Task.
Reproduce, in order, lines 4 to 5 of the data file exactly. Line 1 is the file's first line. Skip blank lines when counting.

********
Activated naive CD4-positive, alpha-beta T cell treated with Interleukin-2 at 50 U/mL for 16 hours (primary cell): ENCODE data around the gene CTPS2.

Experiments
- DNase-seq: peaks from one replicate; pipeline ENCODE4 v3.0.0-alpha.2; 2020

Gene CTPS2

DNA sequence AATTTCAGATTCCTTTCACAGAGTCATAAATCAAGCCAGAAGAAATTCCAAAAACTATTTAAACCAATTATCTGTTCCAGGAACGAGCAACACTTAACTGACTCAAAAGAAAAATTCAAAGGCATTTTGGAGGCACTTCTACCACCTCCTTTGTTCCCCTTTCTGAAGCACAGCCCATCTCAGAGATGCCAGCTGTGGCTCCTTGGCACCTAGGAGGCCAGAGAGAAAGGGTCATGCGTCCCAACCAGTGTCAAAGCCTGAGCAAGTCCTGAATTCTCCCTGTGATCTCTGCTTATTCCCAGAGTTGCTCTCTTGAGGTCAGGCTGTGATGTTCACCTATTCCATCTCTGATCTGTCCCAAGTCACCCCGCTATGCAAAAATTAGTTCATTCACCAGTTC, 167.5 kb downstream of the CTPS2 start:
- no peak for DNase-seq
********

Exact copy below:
Gene CTPS2

DNA sequence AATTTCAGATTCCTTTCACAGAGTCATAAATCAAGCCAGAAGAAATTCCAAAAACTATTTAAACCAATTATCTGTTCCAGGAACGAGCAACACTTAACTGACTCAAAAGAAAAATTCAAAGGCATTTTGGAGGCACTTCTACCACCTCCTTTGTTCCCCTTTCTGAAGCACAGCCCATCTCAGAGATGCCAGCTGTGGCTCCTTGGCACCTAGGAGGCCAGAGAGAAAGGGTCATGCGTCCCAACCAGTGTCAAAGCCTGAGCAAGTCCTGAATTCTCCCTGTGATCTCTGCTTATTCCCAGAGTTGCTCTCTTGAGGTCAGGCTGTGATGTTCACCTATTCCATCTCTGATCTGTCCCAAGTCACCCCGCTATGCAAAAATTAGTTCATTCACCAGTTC, 167.5 kb downstream of the CTPS2 start: